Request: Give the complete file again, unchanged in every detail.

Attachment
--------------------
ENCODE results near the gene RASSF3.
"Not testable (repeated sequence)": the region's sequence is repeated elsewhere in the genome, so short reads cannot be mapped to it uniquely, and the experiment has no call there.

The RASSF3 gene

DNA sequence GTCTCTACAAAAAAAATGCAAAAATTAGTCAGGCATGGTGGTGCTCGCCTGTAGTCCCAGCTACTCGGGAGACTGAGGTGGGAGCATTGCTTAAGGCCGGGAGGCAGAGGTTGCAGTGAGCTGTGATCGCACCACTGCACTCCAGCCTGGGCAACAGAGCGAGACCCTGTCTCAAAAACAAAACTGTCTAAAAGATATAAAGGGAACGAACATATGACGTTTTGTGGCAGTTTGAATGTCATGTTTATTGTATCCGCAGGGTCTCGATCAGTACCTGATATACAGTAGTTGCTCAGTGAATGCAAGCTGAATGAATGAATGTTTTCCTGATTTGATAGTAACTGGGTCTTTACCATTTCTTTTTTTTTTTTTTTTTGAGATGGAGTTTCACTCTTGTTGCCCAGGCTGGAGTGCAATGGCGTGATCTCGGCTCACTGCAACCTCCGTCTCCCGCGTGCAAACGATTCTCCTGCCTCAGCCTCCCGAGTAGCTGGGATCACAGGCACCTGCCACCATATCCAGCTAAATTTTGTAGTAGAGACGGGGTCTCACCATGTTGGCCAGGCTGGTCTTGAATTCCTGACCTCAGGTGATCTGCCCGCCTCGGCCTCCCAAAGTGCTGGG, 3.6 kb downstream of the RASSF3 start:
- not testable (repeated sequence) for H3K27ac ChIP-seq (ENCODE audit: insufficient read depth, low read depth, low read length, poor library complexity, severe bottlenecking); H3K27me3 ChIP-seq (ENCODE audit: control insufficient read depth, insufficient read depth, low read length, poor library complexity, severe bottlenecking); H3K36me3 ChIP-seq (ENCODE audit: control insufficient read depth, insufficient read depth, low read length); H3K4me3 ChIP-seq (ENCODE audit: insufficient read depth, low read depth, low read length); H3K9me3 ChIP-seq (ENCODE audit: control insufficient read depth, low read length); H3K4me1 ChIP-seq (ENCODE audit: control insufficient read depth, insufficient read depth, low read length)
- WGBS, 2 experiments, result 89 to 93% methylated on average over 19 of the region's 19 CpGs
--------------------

ENCODE results near the gene RASSF3.
"Not testable (repeated sequence)": the region's sequence is repeated elsewhere in the genome, so short reads cannot be mapped to it uniquely, and the experiment has no call there.

The RASSF3 gene

DNA sequence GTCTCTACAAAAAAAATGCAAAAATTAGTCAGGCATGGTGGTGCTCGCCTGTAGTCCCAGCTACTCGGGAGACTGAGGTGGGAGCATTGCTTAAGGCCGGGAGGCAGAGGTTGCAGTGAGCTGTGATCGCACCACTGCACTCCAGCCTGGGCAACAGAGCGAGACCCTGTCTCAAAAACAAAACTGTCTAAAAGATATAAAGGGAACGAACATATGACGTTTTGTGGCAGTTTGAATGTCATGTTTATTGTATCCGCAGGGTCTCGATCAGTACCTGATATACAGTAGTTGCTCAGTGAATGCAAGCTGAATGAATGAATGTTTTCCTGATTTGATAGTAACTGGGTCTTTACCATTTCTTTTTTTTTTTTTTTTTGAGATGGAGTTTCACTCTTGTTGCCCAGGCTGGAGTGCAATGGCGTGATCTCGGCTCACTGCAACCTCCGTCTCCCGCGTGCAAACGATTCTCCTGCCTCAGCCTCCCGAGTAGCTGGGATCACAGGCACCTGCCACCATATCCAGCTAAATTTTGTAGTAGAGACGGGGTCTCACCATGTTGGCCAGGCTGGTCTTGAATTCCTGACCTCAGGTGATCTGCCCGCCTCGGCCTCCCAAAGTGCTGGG, 3.6 kb downstream of the RASSF3 start:
- not testable (repeated sequence) for H3K27ac ChIP-seq (ENCODE audit: insufficient read depth, low read depth, low read length, poor library complexity, severe bottlenecking); H3K27me3 ChIP-seq (ENCODE audit: control insufficient read depth, insufficient read depth, low read length, poor library complexity, severe bottlenecking); H3K36me3 ChIP-seq (ENCODE audit: control insufficient read depth, insufficient read depth, low read length); H3K4me3 ChIP-seq (ENCODE audit: insufficient read depth, low read depth, low read length); H3K9me3 ChIP-seq (ENCODE audit: control insufficient read depth, low read length); H3K4me1 ChIP-seq (ENCODE audit: control insufficient read depth, insufficient read depth, low read length)
- WGBS, 2 experiments, result 89 to 93% methylated on average over 19 of the region's 19 CpGs